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  1. leere_form is offline
    leere_form's Avatar

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    Sep 2006
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    Germany
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    587

    Posted On:
    6/07/2007 10:37am


     Style: Judo

    --
    Hell yeah! Hell no!

    started muay thai, have some questions about how to train, speed in training, etc.

    okay, so i finally started muay thai. i am super-slow and my reflexes when someone starts trying to hit me are all pretty much worthless/dangerous, so this is definitely what i need to be studying.

    yesterday i was working with a guy whose theory was that you should strike hard and fast and "realistically" while you're training your combinations. he would do annoying things like, when i would step back to get my distance, keep pressing in with 1-2 combos that i definitely wasn't ready for. great for fighting i'm sure, not for helping a super-newb like me to learn. =P

    the drill was this: partner A feeds a 1-2 punch. partner B parries the 1-2, steps off to deliver an inside leg kick, and then uses that angle to deliver an overhand right.

    every part of that is cool and new for me, but the guy was so.. i dunno, obnoxiously uncooperative with it.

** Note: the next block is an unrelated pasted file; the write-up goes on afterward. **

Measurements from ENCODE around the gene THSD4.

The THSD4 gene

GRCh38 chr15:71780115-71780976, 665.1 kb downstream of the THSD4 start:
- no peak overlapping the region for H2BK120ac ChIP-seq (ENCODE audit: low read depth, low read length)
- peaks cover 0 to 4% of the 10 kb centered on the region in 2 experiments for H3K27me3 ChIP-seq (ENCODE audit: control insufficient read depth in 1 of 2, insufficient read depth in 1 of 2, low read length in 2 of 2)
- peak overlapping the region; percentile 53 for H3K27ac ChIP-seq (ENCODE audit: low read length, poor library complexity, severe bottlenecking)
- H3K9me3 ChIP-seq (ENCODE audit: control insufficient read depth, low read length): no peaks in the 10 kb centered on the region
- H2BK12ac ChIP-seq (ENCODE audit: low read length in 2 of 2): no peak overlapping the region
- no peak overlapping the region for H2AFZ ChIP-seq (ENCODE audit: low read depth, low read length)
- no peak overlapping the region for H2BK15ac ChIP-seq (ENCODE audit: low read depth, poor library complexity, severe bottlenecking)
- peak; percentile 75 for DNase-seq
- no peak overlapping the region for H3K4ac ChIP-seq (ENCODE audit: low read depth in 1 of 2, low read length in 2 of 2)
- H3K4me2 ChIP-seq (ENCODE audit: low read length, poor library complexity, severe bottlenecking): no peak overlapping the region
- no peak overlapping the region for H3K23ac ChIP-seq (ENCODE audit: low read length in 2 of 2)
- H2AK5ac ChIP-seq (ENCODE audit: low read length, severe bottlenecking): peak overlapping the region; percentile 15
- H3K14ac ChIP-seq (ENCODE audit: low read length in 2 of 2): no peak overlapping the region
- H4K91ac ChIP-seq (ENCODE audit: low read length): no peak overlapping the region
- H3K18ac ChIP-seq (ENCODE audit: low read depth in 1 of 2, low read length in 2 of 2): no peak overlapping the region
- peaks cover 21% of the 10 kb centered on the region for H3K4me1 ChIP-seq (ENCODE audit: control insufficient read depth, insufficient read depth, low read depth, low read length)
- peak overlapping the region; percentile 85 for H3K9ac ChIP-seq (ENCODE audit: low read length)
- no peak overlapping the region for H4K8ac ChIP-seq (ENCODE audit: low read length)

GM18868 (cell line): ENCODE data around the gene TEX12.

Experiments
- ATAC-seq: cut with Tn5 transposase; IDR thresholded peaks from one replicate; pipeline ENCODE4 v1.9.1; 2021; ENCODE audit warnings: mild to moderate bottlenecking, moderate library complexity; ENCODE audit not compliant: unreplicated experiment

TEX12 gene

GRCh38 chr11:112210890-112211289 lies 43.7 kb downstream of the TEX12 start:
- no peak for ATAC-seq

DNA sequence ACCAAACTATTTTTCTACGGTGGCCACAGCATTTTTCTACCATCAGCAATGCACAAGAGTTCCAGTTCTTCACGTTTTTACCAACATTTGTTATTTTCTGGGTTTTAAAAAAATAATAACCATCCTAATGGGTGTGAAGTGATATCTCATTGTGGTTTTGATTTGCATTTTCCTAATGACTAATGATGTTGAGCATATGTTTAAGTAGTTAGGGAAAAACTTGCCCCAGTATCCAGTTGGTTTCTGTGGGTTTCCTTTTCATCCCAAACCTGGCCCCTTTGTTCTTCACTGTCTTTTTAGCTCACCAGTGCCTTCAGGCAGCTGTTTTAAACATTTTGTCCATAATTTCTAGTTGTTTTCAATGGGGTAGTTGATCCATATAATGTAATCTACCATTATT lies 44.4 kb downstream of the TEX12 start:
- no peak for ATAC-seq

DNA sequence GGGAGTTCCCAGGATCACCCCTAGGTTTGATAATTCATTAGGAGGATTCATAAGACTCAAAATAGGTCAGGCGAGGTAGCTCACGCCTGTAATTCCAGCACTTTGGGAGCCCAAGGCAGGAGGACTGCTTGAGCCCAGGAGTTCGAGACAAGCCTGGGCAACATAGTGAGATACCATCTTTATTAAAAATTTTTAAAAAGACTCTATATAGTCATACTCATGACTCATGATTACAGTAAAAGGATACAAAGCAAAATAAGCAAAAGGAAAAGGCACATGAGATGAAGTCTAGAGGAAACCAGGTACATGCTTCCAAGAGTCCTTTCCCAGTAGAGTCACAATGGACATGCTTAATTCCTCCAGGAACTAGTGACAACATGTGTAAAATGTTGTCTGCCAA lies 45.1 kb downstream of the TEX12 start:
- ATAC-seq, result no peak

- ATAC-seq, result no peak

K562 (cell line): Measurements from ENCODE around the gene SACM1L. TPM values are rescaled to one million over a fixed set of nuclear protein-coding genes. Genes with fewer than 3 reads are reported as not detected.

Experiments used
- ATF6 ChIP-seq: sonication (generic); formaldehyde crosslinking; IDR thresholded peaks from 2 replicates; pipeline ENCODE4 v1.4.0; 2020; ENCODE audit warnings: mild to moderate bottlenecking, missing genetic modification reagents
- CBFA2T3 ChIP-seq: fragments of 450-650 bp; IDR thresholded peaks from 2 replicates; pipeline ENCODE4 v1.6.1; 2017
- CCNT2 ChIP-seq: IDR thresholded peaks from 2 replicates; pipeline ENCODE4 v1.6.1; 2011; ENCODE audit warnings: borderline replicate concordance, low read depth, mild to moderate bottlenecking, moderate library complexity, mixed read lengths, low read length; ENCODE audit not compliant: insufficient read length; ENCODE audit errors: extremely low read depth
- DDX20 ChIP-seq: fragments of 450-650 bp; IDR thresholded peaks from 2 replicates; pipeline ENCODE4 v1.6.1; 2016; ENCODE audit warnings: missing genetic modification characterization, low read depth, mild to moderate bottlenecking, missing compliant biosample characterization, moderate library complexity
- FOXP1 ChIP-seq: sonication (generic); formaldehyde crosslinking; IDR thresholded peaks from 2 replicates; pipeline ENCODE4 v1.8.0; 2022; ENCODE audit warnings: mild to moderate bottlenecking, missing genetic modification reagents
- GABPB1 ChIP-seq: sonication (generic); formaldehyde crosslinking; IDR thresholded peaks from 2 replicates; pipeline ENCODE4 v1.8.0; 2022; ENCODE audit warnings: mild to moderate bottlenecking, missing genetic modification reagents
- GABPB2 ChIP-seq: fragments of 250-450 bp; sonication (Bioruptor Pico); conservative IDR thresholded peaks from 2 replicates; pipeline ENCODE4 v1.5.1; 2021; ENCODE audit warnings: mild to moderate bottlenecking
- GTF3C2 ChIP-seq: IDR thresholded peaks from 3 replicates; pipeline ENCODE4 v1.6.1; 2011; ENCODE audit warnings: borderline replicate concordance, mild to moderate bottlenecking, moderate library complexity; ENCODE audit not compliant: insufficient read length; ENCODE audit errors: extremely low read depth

i eventually told him to just slow down and stick to the drill, so i could slowly practice radically new things like slipping punches, in hopes of committing them to muscle memory. from judo and bjj i know that if you can't do something right when you do it slow, you'll never do it right when you do it fast.

    so, i got a bad training partner, definitely, but still, am i right about this?

    should i be practicing these strikes and combinations at a relaxed speed, or should i encourage my partner to strike at a realistic speed?

    also, should you hit your partner during drills? i mean, not hard, obviously, but if they know that you're throwing a 1-2, should you just try to pop them lightly in the nose? of course you shouldn't attack the air beside their head...

    and these drills, to me, seem like mini-kata, although muay thai is supposedly devoid of such things. partner A does pre-decided attack or series of attacks, partner B responds with pre-decided response. it's a dead pattern, but trains your technique and muscle memory. i wasn't seeing a lot of "dead pattern" yesterday, but i think it was just my uncooperative training partner. is this the right way to look at it, though? just stick to the pattern and let your body learn it, rather than just doing.. whatever?

    what do your muay thai classes look like? we started with an individual warmup, then moved into several combo drills with gloves and a partner, which occupied the class until the end when the instructor had us all do several sets of pushups as a "burnout." i know sometimes he brings out the thai pads, or uses the bags, but it's generally all partner work from what i've seen.

    anyway, thanks in advance.
  2. Khun Kao is offline

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    Join Date
    May 2003